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Tuesday, February 1, 2011

Misbah takes Pakistan home

Pakistan continued to show they are masters of making mountains out of molehills, but Misbah-ul-Haq's supremely paced innings and Sohail Tanvir's nerveless hitting took them to a tense win in Napier that puts them 2-1 up. New Zealand had earlier showed the benefits of stacking their side with allrounders as they recovered from an all-too-familiar top-order collapse to post a respectable total but it didn't prove enough.
75 overs Pakistan 111 for 3 (Shehzad 42, Younis 18*, Misbah 15*) need another 152 runs to beat New Zealand 262 for 7 (Franklin 62, N McCullum 53*, Riaz 3-51)
New Zealand's top-order had perished to some daft shots, and Pakistan's batsmen continued that trend to keep the game balanced halfway through the chase in Napier. The visitors had their elder statesmen in the middle-order, Misbah-ul-Haq and Younis Khan, were steadily setting the stage for the explosive but unpredictable trio of Shahid Afridi, Umar Akmal and Abdul Razzaq to take over.
Pakistan made a bright start to the chase, with Ahmed Shehzad smashing four fours in the first three overs. Mohammad Hafeez also began to cut loose after offspinner Nathan McCullum was brought into the attack as early as the sixth over - but he fell to an outstanding leaping catch from Ross Taylor at first slip.
Shehzad kept the boundary-count high, stepping out to launch Daniel Vettori over long-off for six and with Kamran Akmal peppering the off-side rope, Pakistan were coasting along. Both though fell to tame shots to short midwicket - Shehzad flicking and Kamran sweeping - to let New Zealand claw back into the game. That brought together Misbah and Younis who hit no boundaries but took the singles to prepare Pakistan for a late onslaught.
New Zealand 262 for 7 (Franklin 62, N McCullum 53*, Riaz 3-51) v Pakistan
New Zealand reaped the benefits of stacking their side with allrounders as they recovered from an all-too-familiar top-order collapse to post a respectable total against Pakistan. James Franklin made his third half-century in four innings to firm up a World Cup spot, and with the help of the McCullum brothers mounted a lower-order rescue that left a challenge ahead of Pakistan's batsmen.
The home side's famously fragile top order couldn't have asked for better conditions to get their groove back: a postcard-perfect day in Napier, the chance to bat first on a pancake-flat track, and the short boundaries and fast outfield at McLean Park.
All seemed to be going to plan when Martin Guptill and Jamie How provided New Zealand with a fast start. It was never more rosy than when Guptill hammered Abdul Razzaq over midwicket for six after having crashed him past backward point for four to leave the home side at 37 for 0 in six overs. That over cost Razzaq 12 runs, but he only conceded four more in a stifling seven-over opening burst.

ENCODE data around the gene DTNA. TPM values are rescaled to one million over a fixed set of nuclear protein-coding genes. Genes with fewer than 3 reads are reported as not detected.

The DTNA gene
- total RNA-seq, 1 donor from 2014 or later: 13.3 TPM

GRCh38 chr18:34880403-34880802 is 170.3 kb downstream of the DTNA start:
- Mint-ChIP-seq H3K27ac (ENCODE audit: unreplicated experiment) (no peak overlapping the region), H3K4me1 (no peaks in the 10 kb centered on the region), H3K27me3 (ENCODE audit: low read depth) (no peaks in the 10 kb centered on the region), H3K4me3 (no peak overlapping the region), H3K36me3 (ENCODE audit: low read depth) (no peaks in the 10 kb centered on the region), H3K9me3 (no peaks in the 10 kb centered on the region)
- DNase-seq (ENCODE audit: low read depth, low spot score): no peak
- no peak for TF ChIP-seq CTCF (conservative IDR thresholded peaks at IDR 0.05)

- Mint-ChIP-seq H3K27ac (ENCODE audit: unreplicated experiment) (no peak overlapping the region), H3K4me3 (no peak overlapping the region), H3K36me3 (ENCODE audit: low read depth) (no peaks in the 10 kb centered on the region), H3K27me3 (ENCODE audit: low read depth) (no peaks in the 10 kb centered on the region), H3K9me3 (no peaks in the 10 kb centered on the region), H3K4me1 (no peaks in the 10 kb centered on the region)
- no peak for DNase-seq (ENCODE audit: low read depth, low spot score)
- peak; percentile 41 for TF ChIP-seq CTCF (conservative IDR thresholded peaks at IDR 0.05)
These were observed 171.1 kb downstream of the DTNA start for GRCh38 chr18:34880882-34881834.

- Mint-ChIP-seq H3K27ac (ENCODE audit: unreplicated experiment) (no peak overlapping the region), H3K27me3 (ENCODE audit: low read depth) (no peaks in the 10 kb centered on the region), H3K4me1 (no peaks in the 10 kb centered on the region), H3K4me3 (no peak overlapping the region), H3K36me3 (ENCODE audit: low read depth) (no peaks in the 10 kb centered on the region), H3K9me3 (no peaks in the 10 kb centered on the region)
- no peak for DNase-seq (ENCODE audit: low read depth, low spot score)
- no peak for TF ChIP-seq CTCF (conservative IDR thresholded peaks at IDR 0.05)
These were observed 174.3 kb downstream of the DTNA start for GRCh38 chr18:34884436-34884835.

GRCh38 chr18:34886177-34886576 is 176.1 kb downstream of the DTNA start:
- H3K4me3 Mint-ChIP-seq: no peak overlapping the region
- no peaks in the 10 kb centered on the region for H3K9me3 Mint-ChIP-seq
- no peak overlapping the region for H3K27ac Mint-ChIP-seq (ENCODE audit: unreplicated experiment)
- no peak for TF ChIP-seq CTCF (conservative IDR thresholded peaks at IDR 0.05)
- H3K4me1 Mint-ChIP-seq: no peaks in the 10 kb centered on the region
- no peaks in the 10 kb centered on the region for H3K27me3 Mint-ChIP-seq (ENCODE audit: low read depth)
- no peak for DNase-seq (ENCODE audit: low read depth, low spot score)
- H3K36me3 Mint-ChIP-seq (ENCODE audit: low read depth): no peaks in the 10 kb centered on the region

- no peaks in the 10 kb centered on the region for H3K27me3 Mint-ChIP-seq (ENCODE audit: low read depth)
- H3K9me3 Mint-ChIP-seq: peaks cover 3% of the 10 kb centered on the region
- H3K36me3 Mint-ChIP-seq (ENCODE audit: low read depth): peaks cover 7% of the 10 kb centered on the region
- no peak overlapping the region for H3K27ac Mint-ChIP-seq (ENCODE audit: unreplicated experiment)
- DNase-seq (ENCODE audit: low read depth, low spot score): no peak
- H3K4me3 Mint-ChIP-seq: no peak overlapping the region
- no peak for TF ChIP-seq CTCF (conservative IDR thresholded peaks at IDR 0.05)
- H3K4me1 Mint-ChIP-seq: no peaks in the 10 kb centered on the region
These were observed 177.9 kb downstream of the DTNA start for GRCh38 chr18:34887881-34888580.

The collapse started when Guptill played the first of a wide variety of bad shots from New Zealand's batsmen to get themselves out. He flicked an amiable leg-stump delivery from Wahab Riaz to Younis Khan at midwicket in the seventh over. A string of dot balls from Razzaq in the next over prompted How to pull the first loose ball on offer imperiously, but straight to Umar Akmal at deep square leg. Three balls later, Ross Taylor chased a wide and full delivery and his expansive drive ended in first slip's hands. New Zealand had tumbled to 44 for 3.
Kane Williamson and Scott Styris then set about painstakingly rebuilding the innings, but just when the runs started to flow again, there was a brainfade and both batsmen were nearly at the same end after Williamson pushed the ball towards backward point. Styris was gone for 11 as Pakistan took control. Worse followed for the hosts when Williamson clubbed Mohammad Hafeez to long-on soon after.
Brendon McCullum then jumpstarted the innings with a typically energetic cameo. As always, he didn't let the match situation affect his game, belting a clutch of boundaries to race to a run-a-ball 37 before nicking an angling delivery from Wahab Riaz.
Franklin then took over, surviving some nervy moments and patiently working the ball around. He moved to 40 off 63 balls, ensuring New Zealand had the wickets in hand to capitalise on the batting Powerplay. Once the restrictions came on, he picked off four boundaries in the first two overs, before Shahid Afridi handcuffed him with the legstump line and had him holing out to deep fine leg in the 44th over.
The responsibility passed to Nathan McCullum with that wicket, and he answered with his maiden one-day half-century. He had plenty of wild swipes early on, before reeling off boundaries through cover and extra cover. His high-risk paddles off the quicks also paid off, yielding a couple of fours to fine leg. The highlight of the innings was a murderous carve over extra cover for six in the penultimate over.
Besides the resilience of their lower-order, New Zealand also had the indiscipline of the Pakistan bowling to thank, as 19 wides were sprayed. New Zealand smashed 170 runs in the second half of the innings, but that might still not be enough on a track which has nothing in it for the bowlers.
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